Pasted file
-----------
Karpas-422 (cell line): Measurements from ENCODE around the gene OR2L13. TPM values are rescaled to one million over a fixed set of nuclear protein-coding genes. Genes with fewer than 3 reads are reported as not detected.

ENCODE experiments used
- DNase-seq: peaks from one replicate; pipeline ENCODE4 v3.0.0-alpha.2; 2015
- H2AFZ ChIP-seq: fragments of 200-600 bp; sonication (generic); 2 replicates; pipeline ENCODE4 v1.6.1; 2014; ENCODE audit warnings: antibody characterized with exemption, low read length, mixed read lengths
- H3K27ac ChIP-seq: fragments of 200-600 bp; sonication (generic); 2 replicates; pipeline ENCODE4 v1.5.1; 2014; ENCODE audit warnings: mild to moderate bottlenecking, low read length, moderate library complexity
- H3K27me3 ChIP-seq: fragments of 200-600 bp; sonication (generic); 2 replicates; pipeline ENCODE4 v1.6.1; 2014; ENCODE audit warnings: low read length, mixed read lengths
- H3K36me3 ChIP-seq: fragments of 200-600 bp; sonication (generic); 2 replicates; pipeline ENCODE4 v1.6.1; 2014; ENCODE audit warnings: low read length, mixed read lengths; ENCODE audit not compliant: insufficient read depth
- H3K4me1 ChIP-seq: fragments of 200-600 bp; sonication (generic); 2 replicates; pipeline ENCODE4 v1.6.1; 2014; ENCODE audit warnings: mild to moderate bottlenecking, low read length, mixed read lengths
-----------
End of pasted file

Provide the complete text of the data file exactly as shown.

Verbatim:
Karpas-422 (cell line): Measurements from ENCODE around the gene OR2L13. TPM values are rescaled to one million over a fixed set of nuclear protein-coding genes. Genes with fewer than 3 reads are reported as not detected.

ENCODE experiments used
- DNase-seq: peaks from one replicate; pipeline ENCODE4 v3.0.0-alpha.2; 2015
- H2AFZ ChIP-seq: fragments of 200-600 bp; sonication (generic); 2 replicates; pipeline ENCODE4 v1.6.1; 2014; ENCODE audit warnings: antibody characterized with exemption, low read length, mixed read lengths
- H3K27ac ChIP-seq: fragments of 200-600 bp; sonication (generic); 2 replicates; pipeline ENCODE4 v1.5.1; 2014; ENCODE audit warnings: mild to moderate bottlenecking, low read length, moderate library complexity
- H3K27me3 ChIP-seq: fragments of 200-600 bp; sonication (generic); 2 replicates; pipeline ENCODE4 v1.6.1; 2014; ENCODE audit warnings: low read length, mixed read lengths
- H3K36me3 ChIP-seq: fragments of 200-600 bp; sonication (generic); 2 replicates; pipeline ENCODE4 v1.6.1; 2014; ENCODE audit warnings: low read length, mixed read lengths; ENCODE audit not compliant: insufficient read depth
- H3K4me1 ChIP-seq: fragments of 200-600 bp; sonication (generic); 2 replicates; pipeline ENCODE4 v1.6.1; 2014; ENCODE audit warnings: mild to moderate bottlenecking, low read length, mixed read lengths